MarkB786

macrumors 6502a
Sep 20, 2016
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Rocky Mountains, USA
Well I'm sure the iPad was in development before SJ passed.

But it's not the innovation I question.

It's the increase in the amount of what I believe to be inefficient software releases.
Seems to have been some larger bugs/issues with the last few OSs (both desktop and iOS).

I've been more disappointed with that tbh.
Yes, it was. In fact, the iPad preceded the iPhone in early development but was put on hold when Steve decided the iPhone was a more immediately relevant product.
 

asfonseca

macrumors newbie
Oct 16, 2017
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The problem is not a question of the pace of innovation, but a matter of focus and evolution of product lines. This year was exceptionally good, but 2014, 2015 and 2016 were years in which Apple simply abandoned several of its products and did not show much until the second half of 2016.

I also think there was a lot under Cue's responsibility. Siri had been on autopilot for four years, at least. Mac App Store is also abandoned. Maps especially is an area that needs urgent attention.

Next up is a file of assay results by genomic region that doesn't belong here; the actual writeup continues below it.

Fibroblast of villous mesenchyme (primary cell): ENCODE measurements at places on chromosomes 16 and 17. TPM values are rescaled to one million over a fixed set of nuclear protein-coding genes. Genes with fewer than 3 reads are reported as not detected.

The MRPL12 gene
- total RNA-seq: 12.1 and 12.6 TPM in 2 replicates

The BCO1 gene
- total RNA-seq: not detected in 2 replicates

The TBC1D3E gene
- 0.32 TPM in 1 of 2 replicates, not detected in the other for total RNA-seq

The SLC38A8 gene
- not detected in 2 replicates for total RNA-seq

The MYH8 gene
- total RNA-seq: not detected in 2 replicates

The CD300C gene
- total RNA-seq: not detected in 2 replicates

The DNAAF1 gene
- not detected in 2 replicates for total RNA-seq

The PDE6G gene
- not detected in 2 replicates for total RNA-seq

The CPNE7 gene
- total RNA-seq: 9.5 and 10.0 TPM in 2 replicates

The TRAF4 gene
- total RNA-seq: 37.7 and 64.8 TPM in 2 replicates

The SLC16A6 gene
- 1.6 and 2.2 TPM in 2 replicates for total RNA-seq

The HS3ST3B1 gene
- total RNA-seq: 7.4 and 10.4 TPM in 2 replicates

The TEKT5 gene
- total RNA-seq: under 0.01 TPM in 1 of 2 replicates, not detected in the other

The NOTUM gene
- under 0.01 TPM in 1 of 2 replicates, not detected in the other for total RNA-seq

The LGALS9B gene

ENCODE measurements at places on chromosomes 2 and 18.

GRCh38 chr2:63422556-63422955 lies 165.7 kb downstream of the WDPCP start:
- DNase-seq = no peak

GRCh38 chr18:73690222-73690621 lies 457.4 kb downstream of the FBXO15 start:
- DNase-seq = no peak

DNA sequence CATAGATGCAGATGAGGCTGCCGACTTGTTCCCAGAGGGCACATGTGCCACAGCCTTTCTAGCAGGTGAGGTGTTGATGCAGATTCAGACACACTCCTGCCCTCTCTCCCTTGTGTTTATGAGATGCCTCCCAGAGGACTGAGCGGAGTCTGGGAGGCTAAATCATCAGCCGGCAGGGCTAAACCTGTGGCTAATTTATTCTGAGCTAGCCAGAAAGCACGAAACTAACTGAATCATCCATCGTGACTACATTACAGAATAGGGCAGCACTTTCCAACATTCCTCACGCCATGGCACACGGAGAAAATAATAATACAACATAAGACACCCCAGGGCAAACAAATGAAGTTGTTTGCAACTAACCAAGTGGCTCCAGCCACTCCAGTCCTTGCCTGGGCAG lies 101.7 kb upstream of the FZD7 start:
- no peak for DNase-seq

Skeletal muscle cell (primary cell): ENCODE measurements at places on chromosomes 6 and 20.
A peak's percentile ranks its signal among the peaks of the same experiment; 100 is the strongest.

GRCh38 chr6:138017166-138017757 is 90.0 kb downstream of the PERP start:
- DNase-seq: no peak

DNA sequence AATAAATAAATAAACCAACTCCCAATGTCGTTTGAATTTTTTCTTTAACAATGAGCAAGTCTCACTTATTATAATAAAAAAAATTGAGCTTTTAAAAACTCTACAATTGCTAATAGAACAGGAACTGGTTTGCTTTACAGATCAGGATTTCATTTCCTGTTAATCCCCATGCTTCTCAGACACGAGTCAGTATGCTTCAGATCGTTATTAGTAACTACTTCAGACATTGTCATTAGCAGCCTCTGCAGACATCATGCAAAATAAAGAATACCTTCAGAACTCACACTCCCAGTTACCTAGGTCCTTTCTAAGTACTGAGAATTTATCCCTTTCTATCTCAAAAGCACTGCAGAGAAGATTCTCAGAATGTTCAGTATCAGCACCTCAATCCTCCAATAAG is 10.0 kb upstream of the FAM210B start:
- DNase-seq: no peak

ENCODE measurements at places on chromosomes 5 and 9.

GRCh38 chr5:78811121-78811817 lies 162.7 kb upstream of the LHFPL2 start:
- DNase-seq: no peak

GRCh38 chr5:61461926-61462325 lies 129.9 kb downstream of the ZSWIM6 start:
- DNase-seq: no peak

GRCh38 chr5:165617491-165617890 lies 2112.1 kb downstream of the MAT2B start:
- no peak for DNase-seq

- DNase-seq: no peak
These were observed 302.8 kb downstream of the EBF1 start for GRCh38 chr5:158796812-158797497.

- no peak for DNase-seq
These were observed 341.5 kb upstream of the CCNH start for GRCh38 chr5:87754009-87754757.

Infiniverse48

macrumors 6502a
Jun 28, 2017
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Like it or not the Apple Watch is a fantastic product. Don't get me wrong, I've been frustrated with Apple for the past few years (especially with the lack of high end Mac hardware advancements), but the watch was no easy feat and it works really well and sells well. I'd say it is an innovative product.
It’s concerning revolutionary products. The watch is the furthest thing from revolutionary.

If the watch tracked numerous biometrics with high accuracy, then it would be revolutionary. It does not, and won’t anytime soon.
 

MarkB786

macrumors 6502a
Sep 20, 2016
682
1,138
Rocky Mountains, USA
Like it or not the Apple Watch is a fantastic product. Don't get me wrong, I've been frustrated with Apple for the past few years (especially with the lack of high end Mac hardware advancements), but the watch was no easy feat and it works really well and sells well. I'd say it is an innovative product.
It's fine, but I switched to the Samsung Gear and actually like it a lot better. I'm not sure the iWatch was that much of a heroic feat of innovation. Fitbit and others were already in the space.